• Bible Films Blog

    Looking at film interpretations of the stories in the Bible - past, present and future, as well as preparation for a future work on Straub/Huillet's Moses und Aron and a few bits and pieces on biblical studies.

    Matt Page


    Wednesday, May 10, 2017

    Maestà, La Passion du Christ (2015)

    How should I describe Guérif's Maestà? It's a biblical film, certainly, but quite unlike any I have seen before. In fact quite unlike any film I have seen before. Indeed, even in writing that I wondered whether it is really a film or twenty-eight different shorts, as people sometimes ask whether the Bible itself is one book or a collection of books.

    From a distance Andy Guérif's film appears to be one single take of the main section of the back of Maestà of Duccio - an elaborate altarpiece painted for the Siena Cathedral by the artist Duccio di Buoninsegna. Yet withing the individual tableau the figures move. Initially these tableau appear empty, then one or two characters enter the frame-within-the-frame, often setting up the items they find there for the rest of the scene. They are soon joined by others and the action takes place before freezing suddenly, in an exact representation of Duccio's poses. Once the moment has been captured, the scene unfreezes and the characters leave the scene; in the majority of cases in order to move into the next cell in the sequence.

    However, the opening ten minutes of the film however is rather different. Instead of the full view of all twenty-six cells, we start zoomed in on the central crucifixion scene. This clues the audience in as to how the rest of the film will work so that when, after the titles, the camera pans out to reveal all twenty-six panels we know to look closely at where the action is taking place. It starts in the bottom left tableau - the Triumphal Entry - and works its way along the bottom row and onto the top, before finally returning to one last shot where all the scenes are repeated simultaneously.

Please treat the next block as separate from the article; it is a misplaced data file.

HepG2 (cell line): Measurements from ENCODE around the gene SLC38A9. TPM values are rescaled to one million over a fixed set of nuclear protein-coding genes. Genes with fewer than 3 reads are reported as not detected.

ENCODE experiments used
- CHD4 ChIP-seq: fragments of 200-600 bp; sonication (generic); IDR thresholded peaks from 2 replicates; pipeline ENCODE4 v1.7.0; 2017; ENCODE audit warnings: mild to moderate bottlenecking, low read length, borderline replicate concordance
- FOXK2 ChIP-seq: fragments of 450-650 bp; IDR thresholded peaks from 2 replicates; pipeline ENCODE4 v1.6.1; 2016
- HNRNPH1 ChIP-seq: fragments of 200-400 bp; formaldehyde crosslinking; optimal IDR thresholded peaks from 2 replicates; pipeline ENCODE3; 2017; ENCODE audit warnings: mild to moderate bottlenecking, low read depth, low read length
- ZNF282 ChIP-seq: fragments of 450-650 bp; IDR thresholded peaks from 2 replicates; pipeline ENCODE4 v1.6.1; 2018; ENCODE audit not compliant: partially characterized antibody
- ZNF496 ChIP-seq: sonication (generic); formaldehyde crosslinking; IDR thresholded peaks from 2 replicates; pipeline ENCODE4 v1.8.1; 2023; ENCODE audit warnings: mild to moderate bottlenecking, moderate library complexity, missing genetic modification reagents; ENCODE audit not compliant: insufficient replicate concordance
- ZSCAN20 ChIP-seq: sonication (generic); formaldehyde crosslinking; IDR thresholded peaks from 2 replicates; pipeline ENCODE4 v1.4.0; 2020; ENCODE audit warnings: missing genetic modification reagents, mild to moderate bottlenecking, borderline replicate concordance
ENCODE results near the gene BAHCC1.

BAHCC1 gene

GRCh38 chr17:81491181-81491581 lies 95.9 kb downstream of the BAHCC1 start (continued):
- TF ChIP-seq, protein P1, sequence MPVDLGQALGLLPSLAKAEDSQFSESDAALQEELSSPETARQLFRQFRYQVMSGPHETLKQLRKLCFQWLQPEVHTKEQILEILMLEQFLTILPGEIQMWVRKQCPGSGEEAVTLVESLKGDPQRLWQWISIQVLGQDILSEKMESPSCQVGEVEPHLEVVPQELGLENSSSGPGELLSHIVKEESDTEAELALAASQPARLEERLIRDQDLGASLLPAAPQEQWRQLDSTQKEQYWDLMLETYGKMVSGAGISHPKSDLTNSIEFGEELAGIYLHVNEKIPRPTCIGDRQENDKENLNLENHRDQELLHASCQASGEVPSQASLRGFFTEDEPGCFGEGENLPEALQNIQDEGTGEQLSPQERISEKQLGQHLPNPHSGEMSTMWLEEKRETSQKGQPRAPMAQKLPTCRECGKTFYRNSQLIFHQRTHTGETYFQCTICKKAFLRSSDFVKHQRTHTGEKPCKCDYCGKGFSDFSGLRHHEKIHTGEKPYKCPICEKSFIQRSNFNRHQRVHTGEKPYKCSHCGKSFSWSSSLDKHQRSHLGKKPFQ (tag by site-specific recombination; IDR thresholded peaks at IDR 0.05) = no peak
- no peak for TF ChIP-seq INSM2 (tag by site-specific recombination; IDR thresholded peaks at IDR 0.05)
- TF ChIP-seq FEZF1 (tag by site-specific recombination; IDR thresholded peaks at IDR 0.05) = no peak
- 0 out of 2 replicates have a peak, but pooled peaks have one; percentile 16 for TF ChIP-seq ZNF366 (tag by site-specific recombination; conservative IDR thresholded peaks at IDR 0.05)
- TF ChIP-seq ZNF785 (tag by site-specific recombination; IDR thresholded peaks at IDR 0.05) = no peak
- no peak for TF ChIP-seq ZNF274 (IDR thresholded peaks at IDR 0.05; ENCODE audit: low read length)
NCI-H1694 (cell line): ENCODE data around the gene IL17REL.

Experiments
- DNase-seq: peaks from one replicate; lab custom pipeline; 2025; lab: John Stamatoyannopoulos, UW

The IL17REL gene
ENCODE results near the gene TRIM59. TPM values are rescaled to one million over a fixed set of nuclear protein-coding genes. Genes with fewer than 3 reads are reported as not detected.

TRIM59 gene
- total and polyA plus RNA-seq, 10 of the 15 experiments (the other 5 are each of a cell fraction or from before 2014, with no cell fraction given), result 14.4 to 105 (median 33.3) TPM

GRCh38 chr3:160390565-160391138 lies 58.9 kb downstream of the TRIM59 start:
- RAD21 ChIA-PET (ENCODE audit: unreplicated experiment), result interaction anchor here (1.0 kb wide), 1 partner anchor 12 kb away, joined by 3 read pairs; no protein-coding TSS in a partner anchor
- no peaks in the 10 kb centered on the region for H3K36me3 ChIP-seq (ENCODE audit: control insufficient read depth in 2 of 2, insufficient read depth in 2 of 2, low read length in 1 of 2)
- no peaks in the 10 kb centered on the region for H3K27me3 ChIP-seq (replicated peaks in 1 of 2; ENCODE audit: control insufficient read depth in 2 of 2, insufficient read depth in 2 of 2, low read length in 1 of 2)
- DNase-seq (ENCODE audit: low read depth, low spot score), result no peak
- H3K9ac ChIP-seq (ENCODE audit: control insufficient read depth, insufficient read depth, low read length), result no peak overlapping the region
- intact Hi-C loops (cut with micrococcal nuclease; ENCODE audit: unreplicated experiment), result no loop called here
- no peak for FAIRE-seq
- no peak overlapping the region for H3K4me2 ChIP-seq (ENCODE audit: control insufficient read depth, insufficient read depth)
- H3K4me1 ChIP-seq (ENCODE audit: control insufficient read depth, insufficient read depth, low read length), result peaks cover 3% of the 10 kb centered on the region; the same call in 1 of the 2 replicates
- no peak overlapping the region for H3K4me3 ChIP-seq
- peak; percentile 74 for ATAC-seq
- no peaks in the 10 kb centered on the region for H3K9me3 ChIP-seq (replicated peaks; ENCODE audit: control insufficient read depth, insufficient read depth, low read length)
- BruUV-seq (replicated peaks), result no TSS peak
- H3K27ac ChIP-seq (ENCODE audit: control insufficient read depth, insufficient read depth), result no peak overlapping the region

It's undoubtedly a film that would look best on a cinema screen. If you get the chance to see this one at home - it is currently screening on the home-streaming service MUBI (for a few more days) - then do so on your biggest screen and position yourself as close to it as is comfortable. Only this way can you see the details and where the action deviates slightly from what might be expected. In the Gethsemane scene Jesus splits off from himself - an interesting interpretation of 'withdrawing' in order to pray. At another point the mocking and scourging scenes take place at more or less the same time.

    The effect is not just merely quirky, as if for the sake of it, but stunning. Individuals scenes appear messy and occasionally gaudy, but somehow achieve perfection just as the action freezes. It makes the viewer look at and consider the painting in an entirely new way, but one that is thoroughly in keeping with the original work. It makes you want to see the original. If it had received widespread distribution Siena would doubtless be overrun.


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